Sandy Hausman

Virginia Is For Apple Lovers

When it comes to apple production, Virginia ranks sixth in the nation – well behind the leader: Washington State. But it’s worth noting that farmers here offer a huge variety and Virginia's cider industry is growing. Virginia Public Radio's Sandy Hausman stopped at the state’s oldest cidery to learn more about the fruit and its delectable juice.

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Qimono / Pixabay

With conspiracies and Devil’s advocates dominating the scientific field, many are left to ask what scientific discoveries hold truth. As science increasingly becomes disputed, Dr. James Zimring, professor of pathology at the University of Virginia in Charlottesville, explores in his new book how much people should trust what they read, learn, and observe in our natural world.

Eric T. Gunther via Wiki / Creative Commons

On April 16, 2007, 32 people were shot and killed at Virginia Tech.  Journalist Thomas Kapsidelis supervised the Richmond Times-Dispatch’s coverage of the tragedy.  In his new book, Kapsidelis examines the decade after the massacre through the experiences of survivors and those who lost loved ones. 

Bridget Manley

Residents in Harrisonburg plan to petition City Council to provide year-round shelter for people without access to housing.  WMRA’s Bridget Manley reports.

Sari Carp / Sustainability Matters

The Shenandoah Valley is home to vast trees, plants, and wildlife that contribute to the growing Virginia environment. Sari Carp is the Executive Director for the non-profit Sustainability Matters, which works to take initiatives for the environment.

UVa Offers Free Tuition To Lower-Income Students

Oct 3, 2019
Crixell Matthews/VPM

This fall, the University of Virginia is offering free tuition to students from families making less than $80,000 a year. It’s one way they’re trying to increase economic diversity at the school.  But for a lot of other universities in Virginia, low to middle-income students often end up paying a lot more. In partnership with the Hechinger Report, Megan Pauly from VPM News reports.

Randi B. Hagi

Nineteen students from around the world gathered at James Madison University in late September for an advanced course in clearing land mines and other weapons from post-conflict areas.  WMRA’s Randi B. Hagi reports.

Mike Tripp

It’s been 11 years since the Rocktown Rollers brought the sport of roller derby to Harrisonburg.  WMRA’s Mike Tripp recently visited with a couple of the team’s players, one a veteran returning from an injury and the other relatively new to the team.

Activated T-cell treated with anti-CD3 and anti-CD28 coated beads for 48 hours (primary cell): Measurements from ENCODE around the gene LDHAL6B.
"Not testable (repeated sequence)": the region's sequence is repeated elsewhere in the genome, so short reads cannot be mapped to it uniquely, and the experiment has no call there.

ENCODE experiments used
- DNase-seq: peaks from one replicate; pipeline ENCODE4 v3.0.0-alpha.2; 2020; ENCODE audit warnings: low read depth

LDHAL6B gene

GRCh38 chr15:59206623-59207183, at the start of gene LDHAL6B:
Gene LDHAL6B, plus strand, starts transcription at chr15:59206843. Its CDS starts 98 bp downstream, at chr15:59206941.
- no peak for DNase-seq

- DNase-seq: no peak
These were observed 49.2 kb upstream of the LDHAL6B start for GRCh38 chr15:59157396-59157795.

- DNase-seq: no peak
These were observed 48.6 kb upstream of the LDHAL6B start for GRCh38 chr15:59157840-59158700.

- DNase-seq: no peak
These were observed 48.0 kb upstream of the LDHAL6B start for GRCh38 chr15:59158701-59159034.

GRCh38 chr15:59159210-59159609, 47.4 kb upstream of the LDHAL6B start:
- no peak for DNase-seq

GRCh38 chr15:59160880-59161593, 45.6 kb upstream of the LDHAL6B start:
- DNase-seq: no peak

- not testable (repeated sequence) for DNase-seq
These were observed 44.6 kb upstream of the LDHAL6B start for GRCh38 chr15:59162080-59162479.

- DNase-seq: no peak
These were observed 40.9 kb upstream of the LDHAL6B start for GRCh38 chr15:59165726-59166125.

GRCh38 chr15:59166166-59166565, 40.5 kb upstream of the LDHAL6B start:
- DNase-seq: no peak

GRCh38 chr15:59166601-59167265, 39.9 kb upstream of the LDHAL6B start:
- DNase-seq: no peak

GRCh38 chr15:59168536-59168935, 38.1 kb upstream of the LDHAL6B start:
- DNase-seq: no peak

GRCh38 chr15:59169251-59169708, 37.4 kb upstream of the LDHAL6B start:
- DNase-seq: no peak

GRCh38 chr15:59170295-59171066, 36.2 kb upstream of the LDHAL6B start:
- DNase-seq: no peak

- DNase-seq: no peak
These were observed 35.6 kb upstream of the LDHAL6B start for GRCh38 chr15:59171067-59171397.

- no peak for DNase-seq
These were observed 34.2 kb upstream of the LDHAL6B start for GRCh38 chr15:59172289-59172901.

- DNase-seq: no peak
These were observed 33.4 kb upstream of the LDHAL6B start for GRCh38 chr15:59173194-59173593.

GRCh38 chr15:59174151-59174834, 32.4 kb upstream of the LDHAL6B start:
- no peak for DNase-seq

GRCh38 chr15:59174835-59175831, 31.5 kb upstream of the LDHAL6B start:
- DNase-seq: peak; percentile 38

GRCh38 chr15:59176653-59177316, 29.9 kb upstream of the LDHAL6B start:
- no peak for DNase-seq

Calvin Pynn

Harrisonburg’s International Festival brought thousands of visitors downtown on Saturday.  For the 22nd year, the festival celebrated dozens of different cultures and languages. WMRA’s Calvin Pynn was there.

Andrea Turner via Pexels / Creative Commons

Listening to music on vinyl records has made a huge comeback over the years.  Once thought to be a dead format, vinyl is now responsible for a large portion of music sales throughout the world. 

Calvin Pynn

As climate strikes are taking place across the globe today, protesters turned out in Harrisonburg to join the movement. WMRA’s Calvin Pynn reports.


The Latest from NPR

Ronan Farrow's 2017 exposé of the sexual misconduct allegations against film producer Harvey Weinstein in The New Yorker earned him a Pulitzer Prize and helped usher in the #MeToo movement. Now, in his new book, Catch and Kill, Farrow writes about the extreme tactics Weinstein allegedly took in an attempt to keep him from reporting the story.

A British couple and their 3-month-old son are being detained in a federal immigration facility in Pennsylvania after they say they accidentally strayed across the U.S.-Canada border.

U.S. Customs and Border Protection agents arrested the family for unlawfully entering the country while on vacation in British Columbia. The family said, while driving, they swerved down an unmarked road to avoid an animal.

Starting early last year, the nation's most powerful consumer protection agency sent examiners into companies that run student loan call centers to try to fix a troubled loan forgiveness program. But the Department of Education blocked the bureau from getting the information it needed, NPR has learned.

The Public Service Loan Forgiveness Program is designed to help firefighters, military service members, nonprofit workers and others. But thousands of people say they were treated unfairly and rejected.

Bolivia is better known for snow-capped mountains than sun-drenched vineyards, but the landlocked South American nation is starting to turn heads for award-winning wine.

In less than a week, a landmark battle over who bears responsibility for the U.S. opioid crisis will begin in federal court.

The case involves thousands of plaintiffs at virtually every level of government and defendants from every link in the chain of opioid drug production — from major multinational corporations such as Johnson & Johnson and CVS, right down to individual doctors. And on Oct. 21, the first trial is set to kick off before a judge in the Northern District of Ohio.

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